The fight against invasive species requires the elaboration of laws and regulations to limit their introduction and expansion, but also and above all the establishment of a strategy and management tools to control and even eradicate them. Based on the results of modelling, surveys carried out and previous work on the species, effective control and eradication strategies in the context of climate and global changes were deduced and proposed.


State of the occurrence data of M. suaveolens
M. suaveolens is a species widely distributed in the world, found in Africa south of the Sahara. It is  present in Benin and has a wide distribution. The collection of occurrence data through the Global Biodiversity Information Facility (GBIF); the data collected in the field and data obtained through literature has enabled us to have a total of 2900 occurrences of which, 2065 from GBIF, 22 from literature and 813 from field collection (Figure 3). The points of occurrence of this species are distributed over Africa south of the Sahara, mainly West and East Africa. In Benin, this species is geographically distributed along the territory and affects all the departments.
Description of the socio-economic and environmental impacts of M. suaveolens in Benin
M. suaveolens commonly known as "Zansoukpè man" in “Fongbé’’, a local language of Benin, is recognized by respondents as an invasive alien species causing enormous damage. Respondents unanimously agreed that M. suaveolens is not eaten by ruminants and its heavy presence and expansion considerably reduces forage resources. The species is reported to be the cause of several weeding in fields and fallows, increasing the cost of production. The spread of the species has been attributed to various factors. Wind, runoff and accidental transport were the most frequently cited factors. In fact, 30.29% of the respondents considered wind to be the most important factor in the   spread of the species.
However, 20.44% believe that the spread of the species is induced by runoff water. On the other hand, 18.22% of the respondents believe that the spread is by accidental transport. However, concerning a possible use of the plant, a proportion of 24.87% of the participants cited medicinal virtues notably against wounds, fever and as a repellent to fight against mosquitoes.
Ecological niche model of M. suaveolens
Selection of environmental variables
A total of 4 bioclimatic variables were selected. These are: bio4 (Temperature Seasonality), bio6 (Minimum Temperature of Coldest Month), bio12 (Annual Precipitation) and bio 17 (Precipitation of Driest Quarter). The importance of these variables was also assessed using the jackknife test, whose analysis showed that the variables that contributed most to the development of the model  when   used   in   isolation    were,    in    order   of importance: bio12, bio17, bio4 and bio6 (Figure 4). For each environmental variable, the green bar shows how much the total gain is reduced if that specific variable is excluded from the analysis, while the blue bar shows the gain if a variable if used solely in the analysis. The value of the Area Under Curve (AUC) from the implementation of the Maxent model  (0.790)  (Figure  5)  confirmed  the good performance of the Maxent algorithm in capturing variations in the environmental data. The TSS value was 0.47 and the Partial ROC test indicated that the model performed better than random.
Current and future distribution of M. suaveolens habitats
The modelling results showed that Africa south of Sahara is globally threatened by the species with the exception of part of southern Africa (Figure 6). For the future projections to 2055, the model predicted a considerable increase in the current ranges of the species. It appeared that climate change will lead to an increase in the current ranges of M. suaveolens. The standard deviation map help to understand uncertainties related to the projections. Indeed, we globally have zero as the value of uncertainties except in Central Africa, East Madagascar and South of South Africa where the value of uncertainty is about 0.25 (Figures 7 and 8). With the standard deviation map (Figure 9), we observed limited uncertainties, which indicated a reliable model prediction. However we notice 0.25 as uncertainties value in south of West Africa (Figure 10). For the scenario RCP 4.5, the standard deviation map also indicate generally limited uncertainties except at the north of the East Africa (Figure 11).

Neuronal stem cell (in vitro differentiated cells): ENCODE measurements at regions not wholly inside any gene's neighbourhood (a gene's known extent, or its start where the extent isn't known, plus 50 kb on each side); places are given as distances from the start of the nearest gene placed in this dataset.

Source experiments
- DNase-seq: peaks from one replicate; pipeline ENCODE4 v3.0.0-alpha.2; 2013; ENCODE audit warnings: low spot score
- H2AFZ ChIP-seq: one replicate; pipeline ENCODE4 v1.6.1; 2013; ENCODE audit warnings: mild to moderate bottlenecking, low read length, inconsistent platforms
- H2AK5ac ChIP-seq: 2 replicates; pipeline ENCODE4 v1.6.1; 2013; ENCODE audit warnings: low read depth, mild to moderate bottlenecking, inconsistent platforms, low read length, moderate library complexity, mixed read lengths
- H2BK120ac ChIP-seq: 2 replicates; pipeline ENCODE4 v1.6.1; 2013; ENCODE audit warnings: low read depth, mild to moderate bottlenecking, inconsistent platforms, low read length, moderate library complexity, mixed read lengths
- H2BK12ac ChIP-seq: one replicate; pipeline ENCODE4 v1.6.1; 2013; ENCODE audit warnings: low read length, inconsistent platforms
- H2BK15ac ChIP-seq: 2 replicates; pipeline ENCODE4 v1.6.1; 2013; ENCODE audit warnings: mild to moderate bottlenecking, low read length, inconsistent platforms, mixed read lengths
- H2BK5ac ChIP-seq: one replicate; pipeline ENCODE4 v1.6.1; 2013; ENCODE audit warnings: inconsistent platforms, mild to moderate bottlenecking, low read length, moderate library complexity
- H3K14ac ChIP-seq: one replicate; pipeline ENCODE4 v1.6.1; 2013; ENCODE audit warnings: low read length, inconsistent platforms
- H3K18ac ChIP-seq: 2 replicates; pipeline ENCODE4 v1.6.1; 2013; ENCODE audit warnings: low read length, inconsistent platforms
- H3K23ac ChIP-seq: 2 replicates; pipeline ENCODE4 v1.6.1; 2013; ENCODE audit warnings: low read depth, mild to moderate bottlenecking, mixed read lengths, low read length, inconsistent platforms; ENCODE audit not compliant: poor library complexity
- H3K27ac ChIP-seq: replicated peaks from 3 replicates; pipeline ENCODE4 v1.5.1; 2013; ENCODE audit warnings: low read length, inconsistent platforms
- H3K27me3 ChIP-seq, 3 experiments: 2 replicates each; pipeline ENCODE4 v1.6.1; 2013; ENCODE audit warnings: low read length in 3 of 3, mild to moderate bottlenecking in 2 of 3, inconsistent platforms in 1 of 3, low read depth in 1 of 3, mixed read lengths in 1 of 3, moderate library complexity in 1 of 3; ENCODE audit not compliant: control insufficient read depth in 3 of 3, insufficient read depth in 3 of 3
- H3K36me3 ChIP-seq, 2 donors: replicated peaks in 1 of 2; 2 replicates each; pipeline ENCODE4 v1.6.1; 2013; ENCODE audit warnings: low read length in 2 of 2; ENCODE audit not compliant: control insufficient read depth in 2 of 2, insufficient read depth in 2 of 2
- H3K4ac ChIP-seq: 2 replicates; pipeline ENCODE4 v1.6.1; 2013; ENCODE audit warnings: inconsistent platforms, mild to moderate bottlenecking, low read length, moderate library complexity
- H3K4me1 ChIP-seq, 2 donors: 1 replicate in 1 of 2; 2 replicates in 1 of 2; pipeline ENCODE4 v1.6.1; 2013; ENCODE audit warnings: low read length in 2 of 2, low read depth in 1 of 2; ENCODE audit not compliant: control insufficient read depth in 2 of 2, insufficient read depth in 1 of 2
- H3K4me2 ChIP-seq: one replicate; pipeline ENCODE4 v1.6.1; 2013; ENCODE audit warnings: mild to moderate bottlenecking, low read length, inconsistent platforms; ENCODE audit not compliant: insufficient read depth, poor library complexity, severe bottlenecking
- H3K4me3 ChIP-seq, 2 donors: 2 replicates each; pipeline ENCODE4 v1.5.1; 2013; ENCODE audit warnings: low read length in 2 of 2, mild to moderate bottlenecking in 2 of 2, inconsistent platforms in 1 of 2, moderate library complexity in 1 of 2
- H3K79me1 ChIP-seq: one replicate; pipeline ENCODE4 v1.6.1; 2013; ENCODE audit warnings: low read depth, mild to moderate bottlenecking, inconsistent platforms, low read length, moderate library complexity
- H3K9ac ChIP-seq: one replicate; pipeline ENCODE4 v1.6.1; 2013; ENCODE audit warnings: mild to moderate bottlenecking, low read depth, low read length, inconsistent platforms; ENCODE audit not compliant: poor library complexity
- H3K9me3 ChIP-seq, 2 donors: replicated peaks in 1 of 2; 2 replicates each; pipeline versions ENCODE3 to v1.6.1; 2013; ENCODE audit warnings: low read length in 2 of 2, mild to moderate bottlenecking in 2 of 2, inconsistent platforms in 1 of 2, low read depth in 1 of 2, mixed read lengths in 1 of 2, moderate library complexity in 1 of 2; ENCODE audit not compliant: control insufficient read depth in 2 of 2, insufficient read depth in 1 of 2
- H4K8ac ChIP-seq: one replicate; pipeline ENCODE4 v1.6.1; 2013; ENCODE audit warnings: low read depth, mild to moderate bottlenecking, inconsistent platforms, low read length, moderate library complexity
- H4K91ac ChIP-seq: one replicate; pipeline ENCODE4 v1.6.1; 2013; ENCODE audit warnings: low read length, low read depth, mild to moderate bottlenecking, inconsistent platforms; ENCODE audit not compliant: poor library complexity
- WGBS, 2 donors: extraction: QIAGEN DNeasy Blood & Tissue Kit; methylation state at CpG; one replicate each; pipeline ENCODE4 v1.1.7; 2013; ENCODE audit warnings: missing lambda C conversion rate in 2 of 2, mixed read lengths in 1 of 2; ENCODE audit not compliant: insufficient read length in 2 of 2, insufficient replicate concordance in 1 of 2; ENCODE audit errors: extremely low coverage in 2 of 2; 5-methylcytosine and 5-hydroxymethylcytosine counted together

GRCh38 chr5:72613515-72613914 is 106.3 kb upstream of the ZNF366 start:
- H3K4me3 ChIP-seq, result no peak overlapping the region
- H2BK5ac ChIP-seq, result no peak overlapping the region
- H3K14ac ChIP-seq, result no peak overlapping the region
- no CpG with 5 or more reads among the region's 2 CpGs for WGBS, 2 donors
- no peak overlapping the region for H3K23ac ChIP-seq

Socio-economic and environmental risks of the invasion of alien species in general and of M. suaveolens in particular in Benin and Africa
The present study highlights the problem of invasive alien plants in general and that of M. suaveolens in particular. Spreading of alien species cause biodiversity degradation and have important socioeconomic and ecological impacts (Duguma et al., 2019).The results of the surveys confirmed that the invasion of M. suaveolens represents a serious threat to agricultural and pastoral activities as well as to native biodiversity. Indeed, this plant has an adverse impact on the vegetation of invaded areas in terms of reduction of number of species and diversity (Oumorou et al., 2010). It establishes and develops to the detriment of native species, whose germination is considerably hindered, thus leading to the scarcity of native species. In fields and fallows, it causes a series of repetitive maintenance operations, thus increasing production costs. Furthermore, it considerably reduces the plant biomass available for consumption in pastures. Since the invasive plant is not palatable, cattle, through selective grazing, exert a strong pressure on grasses and other palatable resources.
The economic and social impacts of invasive species in general and of M.suaveolens in particular include both directed effects on agricultural productivity, public utility operations, tourism  and  outdoor  recreation,  as well as costs associated with control efforts that this species generates (Leistritz et al., 2004). Indeed, M. suaveolens is responsible for significant maintenance costs for crop fields, which contributes to the increase in food costs for certain producers. Also, the presence of this species in cities and agglomerations makes maintenance costs while having a negative effect on tourism activities (U.S. Fish and Wildlife Service, 2012).For example, "a study has estimated that the economic damage associated with invasive species in the United States is approximately $ 120 billion per year" (U.S. Fish and Wildlife Service, 2012).